Beit Furik, Burin (Yitzhar), Habla, Huwwara, Madama, Nabi Ilyas, Za'tara (Tapuah)

Observers: 
Carol Cook, Fathiya (reporting); Translator: Judith Green​
Mar-23-2017
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Afternoon

13:30  Habla:  The gate was still closed, even though the soldiers were inside.  Because of this, a long line was growing in both directions.

14:30  Madama, Burin:  On Wednesday, 22/3, at 10 AM, the residents of the 2 villages, Madama and Burin, went out to work in their fields which are near the settlement of Yizhar.  Next to the abandoned well of Madama, "Alsha'ara", 70 armed settlers came down toward them and threatened them, tried to push them off the land and injured the tractor driver and another 2 people.  Although the heads of the local council had received a permit from the army and there had been full co-ordination.  The soldiers scattered them with smoke bombs and, when the heads of the local council contacted the DCO, they were told that the co-ordination had been postponed to a later date.

15:00  Burin:  The station opposite the school was manned and 2 army jeeps were standing there.

15:10  Huwwara:  The soldiers arrived in order to man the checkpoint and all the bus stations were manned as well as the station in the middle of the "apartheid" road.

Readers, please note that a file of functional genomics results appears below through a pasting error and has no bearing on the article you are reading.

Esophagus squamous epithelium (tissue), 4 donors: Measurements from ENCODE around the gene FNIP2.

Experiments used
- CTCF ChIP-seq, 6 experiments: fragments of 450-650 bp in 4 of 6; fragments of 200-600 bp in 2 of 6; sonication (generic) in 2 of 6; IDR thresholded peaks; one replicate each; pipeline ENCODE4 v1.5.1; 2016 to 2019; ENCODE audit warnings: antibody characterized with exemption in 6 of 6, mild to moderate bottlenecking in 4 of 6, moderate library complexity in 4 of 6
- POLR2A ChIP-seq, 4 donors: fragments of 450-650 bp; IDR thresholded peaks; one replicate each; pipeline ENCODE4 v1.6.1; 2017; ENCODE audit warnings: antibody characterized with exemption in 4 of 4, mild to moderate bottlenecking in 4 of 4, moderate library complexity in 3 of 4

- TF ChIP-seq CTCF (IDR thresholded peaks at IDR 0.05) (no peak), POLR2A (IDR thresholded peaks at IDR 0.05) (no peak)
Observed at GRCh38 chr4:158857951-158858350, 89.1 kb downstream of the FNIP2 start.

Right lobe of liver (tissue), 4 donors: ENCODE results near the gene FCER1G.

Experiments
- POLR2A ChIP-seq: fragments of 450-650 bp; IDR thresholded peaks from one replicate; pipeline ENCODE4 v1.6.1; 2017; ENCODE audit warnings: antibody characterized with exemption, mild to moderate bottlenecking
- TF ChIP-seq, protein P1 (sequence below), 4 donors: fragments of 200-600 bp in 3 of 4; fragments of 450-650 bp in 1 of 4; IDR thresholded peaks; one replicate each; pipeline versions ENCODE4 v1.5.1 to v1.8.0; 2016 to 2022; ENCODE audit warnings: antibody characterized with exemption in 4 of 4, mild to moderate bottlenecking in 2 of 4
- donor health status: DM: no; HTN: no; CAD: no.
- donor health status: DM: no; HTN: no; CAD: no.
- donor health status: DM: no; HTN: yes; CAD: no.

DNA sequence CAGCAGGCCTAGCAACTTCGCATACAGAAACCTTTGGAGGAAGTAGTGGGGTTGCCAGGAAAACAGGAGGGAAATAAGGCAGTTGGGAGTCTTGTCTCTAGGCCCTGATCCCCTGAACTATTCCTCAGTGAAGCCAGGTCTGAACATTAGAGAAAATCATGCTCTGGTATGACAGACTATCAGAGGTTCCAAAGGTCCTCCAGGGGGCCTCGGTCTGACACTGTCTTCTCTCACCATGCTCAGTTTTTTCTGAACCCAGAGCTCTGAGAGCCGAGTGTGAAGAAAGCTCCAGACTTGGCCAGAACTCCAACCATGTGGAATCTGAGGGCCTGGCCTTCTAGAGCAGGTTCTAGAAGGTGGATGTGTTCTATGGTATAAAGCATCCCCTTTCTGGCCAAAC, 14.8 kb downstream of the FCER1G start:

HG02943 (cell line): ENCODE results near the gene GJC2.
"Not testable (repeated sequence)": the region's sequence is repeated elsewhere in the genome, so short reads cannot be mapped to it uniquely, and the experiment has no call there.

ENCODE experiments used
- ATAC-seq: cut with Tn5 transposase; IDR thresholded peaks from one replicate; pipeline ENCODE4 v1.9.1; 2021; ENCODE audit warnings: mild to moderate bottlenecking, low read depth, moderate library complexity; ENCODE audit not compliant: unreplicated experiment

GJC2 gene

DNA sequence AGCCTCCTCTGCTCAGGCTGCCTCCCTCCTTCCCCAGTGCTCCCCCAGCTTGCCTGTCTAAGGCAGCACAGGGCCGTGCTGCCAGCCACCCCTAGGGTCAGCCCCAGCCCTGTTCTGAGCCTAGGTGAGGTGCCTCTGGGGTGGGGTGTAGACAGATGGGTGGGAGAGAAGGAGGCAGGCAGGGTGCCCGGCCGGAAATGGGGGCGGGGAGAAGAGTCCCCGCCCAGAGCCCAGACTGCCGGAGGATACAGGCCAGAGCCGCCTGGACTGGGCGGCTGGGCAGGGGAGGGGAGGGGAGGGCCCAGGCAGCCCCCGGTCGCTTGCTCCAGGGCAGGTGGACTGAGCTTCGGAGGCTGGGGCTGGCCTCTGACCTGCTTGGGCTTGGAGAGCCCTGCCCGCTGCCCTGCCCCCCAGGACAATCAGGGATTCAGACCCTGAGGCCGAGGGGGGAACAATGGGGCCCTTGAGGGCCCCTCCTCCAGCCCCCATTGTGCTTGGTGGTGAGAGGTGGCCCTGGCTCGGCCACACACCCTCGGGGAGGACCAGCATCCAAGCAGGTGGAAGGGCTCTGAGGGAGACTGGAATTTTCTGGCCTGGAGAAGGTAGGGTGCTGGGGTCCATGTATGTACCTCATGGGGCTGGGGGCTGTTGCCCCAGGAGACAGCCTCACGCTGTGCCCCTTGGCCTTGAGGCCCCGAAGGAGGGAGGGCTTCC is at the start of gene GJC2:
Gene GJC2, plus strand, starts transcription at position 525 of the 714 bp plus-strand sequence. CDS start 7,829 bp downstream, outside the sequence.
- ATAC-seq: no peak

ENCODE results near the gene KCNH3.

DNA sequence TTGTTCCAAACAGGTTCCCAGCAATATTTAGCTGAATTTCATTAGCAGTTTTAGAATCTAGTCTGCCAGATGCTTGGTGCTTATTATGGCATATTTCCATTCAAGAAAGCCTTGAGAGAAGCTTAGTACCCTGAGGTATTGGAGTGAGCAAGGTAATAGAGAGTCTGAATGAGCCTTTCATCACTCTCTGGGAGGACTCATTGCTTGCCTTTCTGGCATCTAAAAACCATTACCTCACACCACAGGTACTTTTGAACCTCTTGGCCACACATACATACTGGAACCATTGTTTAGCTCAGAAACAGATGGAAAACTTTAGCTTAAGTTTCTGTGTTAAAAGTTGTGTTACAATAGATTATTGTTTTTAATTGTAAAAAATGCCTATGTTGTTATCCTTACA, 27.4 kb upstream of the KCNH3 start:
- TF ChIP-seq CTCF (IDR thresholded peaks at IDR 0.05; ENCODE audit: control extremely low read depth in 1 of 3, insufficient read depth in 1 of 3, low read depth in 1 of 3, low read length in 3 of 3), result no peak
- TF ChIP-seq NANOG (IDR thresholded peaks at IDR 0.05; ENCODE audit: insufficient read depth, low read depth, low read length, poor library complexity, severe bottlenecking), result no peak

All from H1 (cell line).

15:20  Bet Furik:  The soldiers were on their way to the checkpoint.

16:00  Za'tara:  Manned in every direction, including the bus station.

On Monday, 27/3, I was in Azzun. On my way back I was surprised to see a line of vehicles beginning at Nabi Ilias up to the entrance to Qalqilya.  Drivers were irritated and blowing their horns, people were tired and cursing and the confusion was indescribable.  When I reached the roundabout next to Sha'ar Eliyahu, I decided to travel to Qalqiliya where I saw that the soldiers had placed a checkpoint at the entrance and were taking people out of their vehicles, making careful  inspections of those who were either going out or coming in. I went over to ask the soldiers what was going on.  They didn't want to speak with me (I wasn't on duty and wasn't wearing a tag).  One of the soldiers standing on the side said that this was a permanent situation.